JavaScript Day2

Strict mode

Strict mode is a special mode that user can activate in JS which makes it easier for us to write a secure JS code.
All user needs to activate this strict mode is to write this at the beginning of the script.
‘use strict’;
Without strict mode, JS will fail silently without letting user know that there is a mistake.

Function declarations vs Expressions

Just like a variable starts with ‘var/let /const’, function declaration also should begin with ‘function’ and it is used as function name to invoke the function.

function age1(year) {return 2020-year;}

Function expression is stored in a variable.

const age2 = function(year)
{ return 2020-year; }

Users do not name this function but store it in a variable ‘age2’.
It’s invoked using a variable’s name. anonymous!

Expression produces a value. So ‘age2’ variable holds a value of this function.
In JS, functions are just values not a type or statement
The difference between expressions and declarations is that user can call function declarations before they are defined in the code but function expressions only can be used after they are initialized. Which one is better than another? It’s just a personal preference.

Arrow functions

It is shorter and faster way of function writing for simple one line code.
Its return happens implicitly without having to write a return code explicitly.
const/let/var function_name = (parameters) => { }
Fat arrow ‘=>’ separates parameters and function body.
When there is no parameter, () can be just empty.
If function body consists of just one line of code, the curly brackets and return are not needed.

const age = year(parameter) => 2020 — year;

const years = (birth, name) => {
const age = 2037 — birth;
const retirement = 65 — age;
return `${name} retires in ${retirement}years`;
console.log(years(1991, ‘emma’));


let friends = [“a”, “b”, ‘c’];
> [“a”, “b”, “c”]
Unlike C language, It prints out an array including [] and “”

> 3. It shows how many elements this array contains

console.log(friends[friends.length — 1]);
> b. It shows the last element

friends[2] = ‘d’;
console.log(friends[2]); > d
Although variable was declared with const, It can be changed because only primitive values are immutable and an array is mutable.
However, we can not replace entire array.
ex) friends = [‘a’, ‘b’]; > error

An array can hold values with different types all at the same time.
const first = ‘hello’;
const world = [‘world’, 1–2, first, friends];
> Even a variable name and another array can be used in a same array.
We can also place function calls into an array cause It produces a value.

Array method and operation

Push method
It is technically a function and adds element to the end of an array.
Since it’s a function, It can also return something.
User can pass arguments into functions
What push functions returns is the length of the new array
const friends = [“A”, ‘B’, ‘C’];
const newLength = friends.push(‘D’);
> 5

Unshift method
It inserts an element at the beginning of the array and It also returns the length of this array

Pop method
It removes the last element of the array.
Users don’t need to pass an argument cos It just takes away last element.
It returns the removed element.
ex)const what = friends.pop();

Shift method
It removes the first element of the array and returns an element that was removed.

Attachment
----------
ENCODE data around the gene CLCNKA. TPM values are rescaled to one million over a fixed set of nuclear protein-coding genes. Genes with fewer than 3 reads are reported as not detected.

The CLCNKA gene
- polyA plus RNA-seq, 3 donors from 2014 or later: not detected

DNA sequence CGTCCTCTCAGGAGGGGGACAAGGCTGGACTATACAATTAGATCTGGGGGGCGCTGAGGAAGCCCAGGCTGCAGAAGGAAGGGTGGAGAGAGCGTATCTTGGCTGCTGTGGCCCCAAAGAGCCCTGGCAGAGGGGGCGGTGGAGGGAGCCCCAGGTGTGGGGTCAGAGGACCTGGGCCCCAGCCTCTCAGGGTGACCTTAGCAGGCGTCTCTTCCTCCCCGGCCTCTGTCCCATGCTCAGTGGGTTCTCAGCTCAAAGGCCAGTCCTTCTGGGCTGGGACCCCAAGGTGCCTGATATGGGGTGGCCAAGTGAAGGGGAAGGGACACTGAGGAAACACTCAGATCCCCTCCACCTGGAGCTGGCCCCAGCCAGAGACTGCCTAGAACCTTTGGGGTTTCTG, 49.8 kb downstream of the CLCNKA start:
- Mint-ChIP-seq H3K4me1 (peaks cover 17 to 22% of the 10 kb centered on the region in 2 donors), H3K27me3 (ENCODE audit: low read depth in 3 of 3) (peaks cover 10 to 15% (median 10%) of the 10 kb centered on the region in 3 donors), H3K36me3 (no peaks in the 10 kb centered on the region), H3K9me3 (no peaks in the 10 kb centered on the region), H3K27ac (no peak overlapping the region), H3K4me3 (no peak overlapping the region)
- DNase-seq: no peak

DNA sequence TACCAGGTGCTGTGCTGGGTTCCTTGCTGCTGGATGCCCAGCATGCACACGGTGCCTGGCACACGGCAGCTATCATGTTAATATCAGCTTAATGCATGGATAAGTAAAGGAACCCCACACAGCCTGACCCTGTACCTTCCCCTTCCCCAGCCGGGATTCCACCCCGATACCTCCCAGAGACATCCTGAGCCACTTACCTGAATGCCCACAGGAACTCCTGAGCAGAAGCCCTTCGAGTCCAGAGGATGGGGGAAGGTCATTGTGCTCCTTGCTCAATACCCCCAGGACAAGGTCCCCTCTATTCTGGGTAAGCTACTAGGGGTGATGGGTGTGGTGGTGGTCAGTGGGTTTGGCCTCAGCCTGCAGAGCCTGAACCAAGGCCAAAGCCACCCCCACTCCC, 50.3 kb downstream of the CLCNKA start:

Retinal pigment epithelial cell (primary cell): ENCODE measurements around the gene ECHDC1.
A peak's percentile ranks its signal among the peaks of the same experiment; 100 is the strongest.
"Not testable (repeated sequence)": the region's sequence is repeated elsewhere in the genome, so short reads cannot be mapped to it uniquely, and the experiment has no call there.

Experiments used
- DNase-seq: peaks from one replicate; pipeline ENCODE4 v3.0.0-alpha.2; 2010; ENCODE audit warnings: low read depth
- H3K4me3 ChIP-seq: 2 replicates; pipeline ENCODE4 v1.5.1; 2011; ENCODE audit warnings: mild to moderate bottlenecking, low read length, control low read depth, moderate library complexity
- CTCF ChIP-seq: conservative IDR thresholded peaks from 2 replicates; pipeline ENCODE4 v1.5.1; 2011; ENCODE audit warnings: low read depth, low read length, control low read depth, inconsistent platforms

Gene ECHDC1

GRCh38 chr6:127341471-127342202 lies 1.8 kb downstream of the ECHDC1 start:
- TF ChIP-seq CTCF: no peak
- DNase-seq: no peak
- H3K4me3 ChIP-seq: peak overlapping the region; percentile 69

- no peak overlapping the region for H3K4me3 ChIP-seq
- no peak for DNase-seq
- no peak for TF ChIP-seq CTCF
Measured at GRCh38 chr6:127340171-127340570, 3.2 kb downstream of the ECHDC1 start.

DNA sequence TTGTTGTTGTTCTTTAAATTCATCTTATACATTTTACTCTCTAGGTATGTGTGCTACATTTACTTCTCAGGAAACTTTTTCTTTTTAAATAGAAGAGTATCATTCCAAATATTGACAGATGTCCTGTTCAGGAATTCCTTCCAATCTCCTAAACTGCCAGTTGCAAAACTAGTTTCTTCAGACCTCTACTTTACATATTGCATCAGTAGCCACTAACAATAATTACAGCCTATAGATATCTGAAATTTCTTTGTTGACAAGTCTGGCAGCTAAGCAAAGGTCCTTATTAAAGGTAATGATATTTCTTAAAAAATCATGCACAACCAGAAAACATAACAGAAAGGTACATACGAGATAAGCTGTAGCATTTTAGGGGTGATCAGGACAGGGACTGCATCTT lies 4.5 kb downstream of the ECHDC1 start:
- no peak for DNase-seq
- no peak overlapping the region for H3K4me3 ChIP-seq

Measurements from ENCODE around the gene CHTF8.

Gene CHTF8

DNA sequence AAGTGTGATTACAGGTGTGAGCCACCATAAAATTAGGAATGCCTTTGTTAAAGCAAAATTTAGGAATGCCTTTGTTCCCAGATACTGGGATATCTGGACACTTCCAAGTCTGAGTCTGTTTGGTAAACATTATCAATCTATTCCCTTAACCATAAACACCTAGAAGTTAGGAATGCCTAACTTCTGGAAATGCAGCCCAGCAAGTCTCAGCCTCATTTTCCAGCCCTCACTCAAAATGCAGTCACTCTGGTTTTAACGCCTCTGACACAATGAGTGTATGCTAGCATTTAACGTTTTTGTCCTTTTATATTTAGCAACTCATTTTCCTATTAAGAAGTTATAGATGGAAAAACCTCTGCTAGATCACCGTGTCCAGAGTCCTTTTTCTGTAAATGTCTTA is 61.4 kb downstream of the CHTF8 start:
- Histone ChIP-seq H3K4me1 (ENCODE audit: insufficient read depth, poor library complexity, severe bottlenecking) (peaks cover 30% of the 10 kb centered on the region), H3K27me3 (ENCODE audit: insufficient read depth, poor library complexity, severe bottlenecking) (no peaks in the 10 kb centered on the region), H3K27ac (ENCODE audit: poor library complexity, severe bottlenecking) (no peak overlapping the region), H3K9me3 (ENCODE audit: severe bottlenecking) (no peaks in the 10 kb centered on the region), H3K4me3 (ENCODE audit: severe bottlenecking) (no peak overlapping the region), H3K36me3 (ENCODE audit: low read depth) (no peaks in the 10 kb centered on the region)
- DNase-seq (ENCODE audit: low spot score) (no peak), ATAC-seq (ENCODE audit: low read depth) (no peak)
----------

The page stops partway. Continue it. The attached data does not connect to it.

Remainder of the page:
const first = friends.shift();
> D

It returns the index at which this element is located.
> 1
If users try to find an element that is not in an array, It will return -1

includes method
It will simply return true or false depending on if they have that element or not. It uses strict equality for this check, like === and does not do type coercion.

Introduction to Object(literal syntax)

An object of JS is a collection of related datas and It uses curly bracket {}.
User can access a certain property via either ‘.’ dot notation or [“property name”] bracket notation.
Unlike an array[], the order of values of an object does not matter at all when user wants to retrieve values. So an output is arranged alphabetically.

const info= {
firstName: ‘milky’,
lastName: ‘chance’,
age: 20,
job: ‘singer’,
friends: [‘oat’, ‘almond’]

console.log(info.firstName) = console.log(info[‘firstName’]);
The difference between these is that in the bracket notation, user can put any expression that user would like , so that user does not have to explicitly write the string here but instead it can be computed from some operation cause operation is basically an expression that produces a value.
when user tries to access the property that does not exist, it returns ‘undefine’

const key = ‘Name’;
console.log(info[‘first’ + key]);
User can create a new string concatenating them together in []notation.Dot notation is recommended to use as it is more readable and easier to use.

info.location = ‘usa’;
> adding new property.
info[‘sns’] = ‘instagram’;

Function expressions that produce values can be used in an object.
const info = {
year: 2020,
age: function(n){
this.age = this.year — n;
return this.age;
To create new property ‘age’, user should activate this first by calling this function.
console.log(info); > all objects alphabetically

Iteration: the for loop and While

Loops are a fundamental aspect of every programming language cause they allow users to automate repetitive tasks that are performed over and over.
for (let i = 1; i <= 10; i++)
console.log(`number ${i}`);
let i= 0;
while (i < 6){

Continue and Break

continue is to exit the current iteration of the loop and continue to the next one. On the other hand, break is used to completely terminate the whole loop.

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